I’m thrilled to announce that we are now accepting proposals for 2016-2017 CFI Fellows! Maybe this is your year to consider having a little funding and space to take on a big financial inclusion question that could have a major impact on the industry.

We’re looking for researchers who are willing to undertake ambitious work that will advance financial inclusion. We’ve assembled a set of five questions that we think represent some of the most pressing concerns facing the industry, and we will be funding the most promising proposals that set out a plan for answering these questions. The topics we selected are ones that have been well-vetted. They were sourced from an internal Accion-wide exercise, discussions with the CFI Advisory Council, consultation with our friends across the financial inclusion space, and the solicitation of your comments on our “shortlist” of questions here on the blog (thank you so much for your input!).

The research questions this year cover a range of topics:

What does effective human touch look like in our digital age? Although financial services are rapidly going digital, some customers, especially those new to the formal financial system or with lower levels of education may still desire to interface with people—to build trust, to troubleshoot problems, and to receive advice on their financial lives. How are financial services providers integrating human touch into digital products? Is it working? Where is human touch critical throughout the delivery process? Who within the target population is going to want and need that human touch more than others? And how should financial service providers build it into their process?

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> Posted by Hannah Sherman, Project Associate, CFI

Commercial banks that are pursuing financial inclusion strategies are increasingly focused on designing a positive customer experience when targeting underbanked customers in emerging markets. CFI’s most recent publication, The Business of Financial Inclusion: Insights from Banks in Emerging Markets, a joint publication with the Institute of International Finance (IIF), illustrates how this aspect of bank activities has emerged.

Based on in-depth interviews with 24 banks in emerging markets, the report examines the challenges and opportunities banks face in reaching unbanked and underbanked customers. It shines a spotlight on banks as leaders in advancing financial inclusion and discusses specific strategies related to technology, data, partnerships, financial capability, and other key issues.

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> Posted by Hannah Sherman, Project Associate, CFI

Last Thursday the Institute of International Finance (IIF) and the Center for Financial Inclusion at Accion (CFI) launched The Business of Financial Inclusion: Insights from Banks in Emerging Markets. Based on in-depth interviews with 24 banks in emerging markets, the report explores the challenges and opportunities banks face in reaching unbanked and underbanked customers. It shines a spotlight on banks as leaders in advancing financial inclusion and discusses specific strategies related to technology, data, partnerships, financial capability, and other key issues, and concludes with recommendations for action.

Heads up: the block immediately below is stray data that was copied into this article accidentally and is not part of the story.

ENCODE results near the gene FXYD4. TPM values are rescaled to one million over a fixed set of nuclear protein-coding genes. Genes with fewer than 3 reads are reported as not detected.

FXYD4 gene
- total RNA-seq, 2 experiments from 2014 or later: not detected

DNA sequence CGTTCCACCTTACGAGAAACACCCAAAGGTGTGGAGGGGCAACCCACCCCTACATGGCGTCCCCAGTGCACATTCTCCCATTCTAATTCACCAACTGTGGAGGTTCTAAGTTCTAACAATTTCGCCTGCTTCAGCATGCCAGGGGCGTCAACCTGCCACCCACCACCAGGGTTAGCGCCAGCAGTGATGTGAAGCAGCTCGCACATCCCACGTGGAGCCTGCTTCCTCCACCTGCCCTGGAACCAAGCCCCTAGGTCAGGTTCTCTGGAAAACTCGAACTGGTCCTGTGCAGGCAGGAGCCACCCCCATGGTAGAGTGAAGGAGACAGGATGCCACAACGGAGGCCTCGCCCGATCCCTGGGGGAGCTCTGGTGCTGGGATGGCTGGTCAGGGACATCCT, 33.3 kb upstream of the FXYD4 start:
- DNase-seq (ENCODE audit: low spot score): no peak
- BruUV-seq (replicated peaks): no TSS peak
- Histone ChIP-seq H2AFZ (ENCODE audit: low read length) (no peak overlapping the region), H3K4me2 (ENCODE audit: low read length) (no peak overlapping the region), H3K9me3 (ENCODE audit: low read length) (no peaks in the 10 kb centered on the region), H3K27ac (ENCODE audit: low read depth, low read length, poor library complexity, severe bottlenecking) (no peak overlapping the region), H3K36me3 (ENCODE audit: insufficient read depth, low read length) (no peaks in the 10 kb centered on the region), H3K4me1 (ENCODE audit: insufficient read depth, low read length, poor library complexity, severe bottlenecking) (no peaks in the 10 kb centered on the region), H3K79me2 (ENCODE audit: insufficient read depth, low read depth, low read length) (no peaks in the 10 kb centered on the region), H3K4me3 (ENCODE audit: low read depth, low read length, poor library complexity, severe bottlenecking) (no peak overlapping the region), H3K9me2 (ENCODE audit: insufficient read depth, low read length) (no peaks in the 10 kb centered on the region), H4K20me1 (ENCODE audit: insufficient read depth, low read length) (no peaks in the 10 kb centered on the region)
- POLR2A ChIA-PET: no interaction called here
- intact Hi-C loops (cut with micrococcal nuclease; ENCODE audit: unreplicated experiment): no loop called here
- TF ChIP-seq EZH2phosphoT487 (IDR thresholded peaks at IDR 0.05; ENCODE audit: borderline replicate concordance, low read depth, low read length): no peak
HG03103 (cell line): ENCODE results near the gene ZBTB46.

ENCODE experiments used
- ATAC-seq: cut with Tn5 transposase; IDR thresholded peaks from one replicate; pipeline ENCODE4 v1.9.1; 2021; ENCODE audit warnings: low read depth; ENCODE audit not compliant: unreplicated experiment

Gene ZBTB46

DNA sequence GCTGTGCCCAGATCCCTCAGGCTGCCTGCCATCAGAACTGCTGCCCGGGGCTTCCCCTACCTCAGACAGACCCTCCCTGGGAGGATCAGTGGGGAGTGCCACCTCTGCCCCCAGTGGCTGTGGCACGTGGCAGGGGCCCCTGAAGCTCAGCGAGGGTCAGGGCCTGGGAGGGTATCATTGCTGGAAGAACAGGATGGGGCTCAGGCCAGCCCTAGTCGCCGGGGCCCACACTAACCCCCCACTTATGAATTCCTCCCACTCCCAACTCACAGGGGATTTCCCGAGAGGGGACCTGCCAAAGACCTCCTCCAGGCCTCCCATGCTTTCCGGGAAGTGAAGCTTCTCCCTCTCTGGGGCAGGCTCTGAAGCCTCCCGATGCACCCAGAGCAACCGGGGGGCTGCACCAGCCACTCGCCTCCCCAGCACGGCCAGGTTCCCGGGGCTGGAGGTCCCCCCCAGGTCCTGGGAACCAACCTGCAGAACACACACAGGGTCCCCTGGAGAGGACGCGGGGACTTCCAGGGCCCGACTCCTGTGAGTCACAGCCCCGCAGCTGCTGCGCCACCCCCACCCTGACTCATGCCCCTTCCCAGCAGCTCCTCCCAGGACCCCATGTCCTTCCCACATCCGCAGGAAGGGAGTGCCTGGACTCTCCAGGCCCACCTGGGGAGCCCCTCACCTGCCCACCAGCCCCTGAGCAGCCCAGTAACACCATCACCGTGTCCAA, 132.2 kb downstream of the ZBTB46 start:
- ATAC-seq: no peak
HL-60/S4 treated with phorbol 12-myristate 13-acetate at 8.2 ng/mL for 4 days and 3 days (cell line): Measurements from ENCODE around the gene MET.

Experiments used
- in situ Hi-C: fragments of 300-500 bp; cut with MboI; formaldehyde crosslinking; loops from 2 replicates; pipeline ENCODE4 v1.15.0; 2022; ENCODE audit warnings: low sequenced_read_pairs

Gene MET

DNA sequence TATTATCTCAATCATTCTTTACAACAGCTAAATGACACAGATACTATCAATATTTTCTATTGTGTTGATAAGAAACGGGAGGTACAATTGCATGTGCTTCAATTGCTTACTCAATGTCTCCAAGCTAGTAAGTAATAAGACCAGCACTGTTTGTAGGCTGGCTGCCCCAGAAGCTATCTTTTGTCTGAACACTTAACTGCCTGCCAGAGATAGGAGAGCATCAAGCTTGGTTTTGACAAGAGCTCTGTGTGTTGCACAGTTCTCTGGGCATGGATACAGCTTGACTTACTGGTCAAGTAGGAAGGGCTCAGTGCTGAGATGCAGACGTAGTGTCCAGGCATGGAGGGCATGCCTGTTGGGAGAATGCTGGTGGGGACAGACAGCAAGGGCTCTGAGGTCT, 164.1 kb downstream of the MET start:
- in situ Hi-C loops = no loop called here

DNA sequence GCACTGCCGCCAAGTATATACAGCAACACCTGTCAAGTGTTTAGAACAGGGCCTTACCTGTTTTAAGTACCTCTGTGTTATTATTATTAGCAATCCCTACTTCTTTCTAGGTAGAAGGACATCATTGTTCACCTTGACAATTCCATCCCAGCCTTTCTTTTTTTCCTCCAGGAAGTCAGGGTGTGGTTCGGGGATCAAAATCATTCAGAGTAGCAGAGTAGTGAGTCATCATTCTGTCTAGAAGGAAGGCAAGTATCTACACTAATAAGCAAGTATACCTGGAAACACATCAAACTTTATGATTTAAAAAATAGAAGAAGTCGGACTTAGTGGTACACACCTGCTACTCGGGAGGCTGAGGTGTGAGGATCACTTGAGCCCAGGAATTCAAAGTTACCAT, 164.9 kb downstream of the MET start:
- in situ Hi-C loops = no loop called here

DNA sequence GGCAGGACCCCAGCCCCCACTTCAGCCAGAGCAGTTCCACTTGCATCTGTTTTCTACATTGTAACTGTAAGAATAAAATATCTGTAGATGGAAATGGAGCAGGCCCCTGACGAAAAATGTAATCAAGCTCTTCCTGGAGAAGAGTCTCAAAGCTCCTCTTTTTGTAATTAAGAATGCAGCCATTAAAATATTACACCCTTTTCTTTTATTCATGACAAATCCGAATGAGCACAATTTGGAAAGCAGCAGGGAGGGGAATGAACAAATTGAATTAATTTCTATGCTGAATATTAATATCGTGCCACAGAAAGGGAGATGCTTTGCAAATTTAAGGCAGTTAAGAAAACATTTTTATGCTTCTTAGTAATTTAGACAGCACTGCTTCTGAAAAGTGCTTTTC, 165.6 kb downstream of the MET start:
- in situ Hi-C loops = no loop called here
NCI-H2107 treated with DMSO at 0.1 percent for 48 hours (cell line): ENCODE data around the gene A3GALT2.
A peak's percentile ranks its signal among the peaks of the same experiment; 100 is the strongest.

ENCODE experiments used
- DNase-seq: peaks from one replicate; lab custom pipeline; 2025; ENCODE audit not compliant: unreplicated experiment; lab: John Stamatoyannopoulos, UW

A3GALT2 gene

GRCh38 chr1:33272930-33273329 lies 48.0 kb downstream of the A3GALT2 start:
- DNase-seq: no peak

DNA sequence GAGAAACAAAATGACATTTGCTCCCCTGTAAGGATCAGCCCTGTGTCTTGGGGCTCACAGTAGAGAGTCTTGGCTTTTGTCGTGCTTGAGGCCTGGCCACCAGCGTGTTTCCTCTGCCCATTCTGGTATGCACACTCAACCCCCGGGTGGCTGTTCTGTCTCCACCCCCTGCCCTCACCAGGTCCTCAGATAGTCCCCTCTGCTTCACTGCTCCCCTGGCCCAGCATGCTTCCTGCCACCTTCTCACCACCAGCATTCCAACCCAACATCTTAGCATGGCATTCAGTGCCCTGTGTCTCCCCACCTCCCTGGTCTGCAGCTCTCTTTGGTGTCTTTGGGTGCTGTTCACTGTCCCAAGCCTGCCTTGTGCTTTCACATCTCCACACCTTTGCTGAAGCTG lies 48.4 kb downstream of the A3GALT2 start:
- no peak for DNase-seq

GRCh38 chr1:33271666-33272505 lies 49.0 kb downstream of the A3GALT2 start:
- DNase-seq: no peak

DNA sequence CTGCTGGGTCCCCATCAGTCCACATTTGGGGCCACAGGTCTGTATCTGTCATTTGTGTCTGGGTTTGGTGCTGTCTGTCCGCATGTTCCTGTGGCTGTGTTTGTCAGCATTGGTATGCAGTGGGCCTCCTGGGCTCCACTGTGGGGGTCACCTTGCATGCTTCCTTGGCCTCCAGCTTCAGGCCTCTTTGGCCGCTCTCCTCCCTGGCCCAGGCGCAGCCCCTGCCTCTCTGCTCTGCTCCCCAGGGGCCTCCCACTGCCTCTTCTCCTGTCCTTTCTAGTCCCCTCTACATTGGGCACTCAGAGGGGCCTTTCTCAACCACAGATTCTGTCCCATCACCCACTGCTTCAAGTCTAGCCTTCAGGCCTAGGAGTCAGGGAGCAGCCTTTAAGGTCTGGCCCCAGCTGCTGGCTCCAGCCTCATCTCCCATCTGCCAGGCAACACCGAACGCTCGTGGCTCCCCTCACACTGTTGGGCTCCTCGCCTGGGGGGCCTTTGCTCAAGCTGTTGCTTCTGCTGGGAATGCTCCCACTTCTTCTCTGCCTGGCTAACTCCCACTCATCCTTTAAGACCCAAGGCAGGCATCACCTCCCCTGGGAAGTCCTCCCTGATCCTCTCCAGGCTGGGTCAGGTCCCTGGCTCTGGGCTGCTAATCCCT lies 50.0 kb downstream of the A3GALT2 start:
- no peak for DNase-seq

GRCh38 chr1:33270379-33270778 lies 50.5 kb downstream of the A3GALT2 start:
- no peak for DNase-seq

In the following video, the report’s primary author Susy Cheston interviews Dr. William Derban, Director of Inclusive Banking & Corporate Social Responsibility at Fidelity Bank Ghana and one of the 24 bankers interviewed for the report. In their informal and in-depth conversation, Ms. Cheston and Dr. Derban discuss, among other topics, why Fidelity Bank Ghana has decided to engage in financial inclusion (hint: it’s not just about CSR), their commitment to always putting the customer first, their plan to reach viability, and the benefits they have gained through technology and partnerships.

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> Posted by Julia Arnold, Financial Inclusion Consultant

If I ask you to picture an American who is financially vulnerable, what do you see? Do you see someone living from paycheck to paycheck? Someone who patronizes a payday lender or car title lender? Perhaps a family struggling to decide which bill to pay at the end of each month? Someone with a high school degree working a few part-time, low-wage jobs? And how many people do you think fit into this category in the U.S.? Twenty percent? Thirty percent?

What if I were to tell you that in fact nearly half of Americans report that they could not come up with $400 in an emergency? That’s about 150 million people – a number so large you’re bound to know at least one person in this group. Financial insecurity or vulnerability isn’t just a concept discussed among development professionals looking to support a microfinance institution in Kenya or India; in the U.S., it’s a reality for millions of our neighbors and friends. Those living in perilous economic existences are not just the people we imagined above. The financially vulnerable are hiding in plain sight.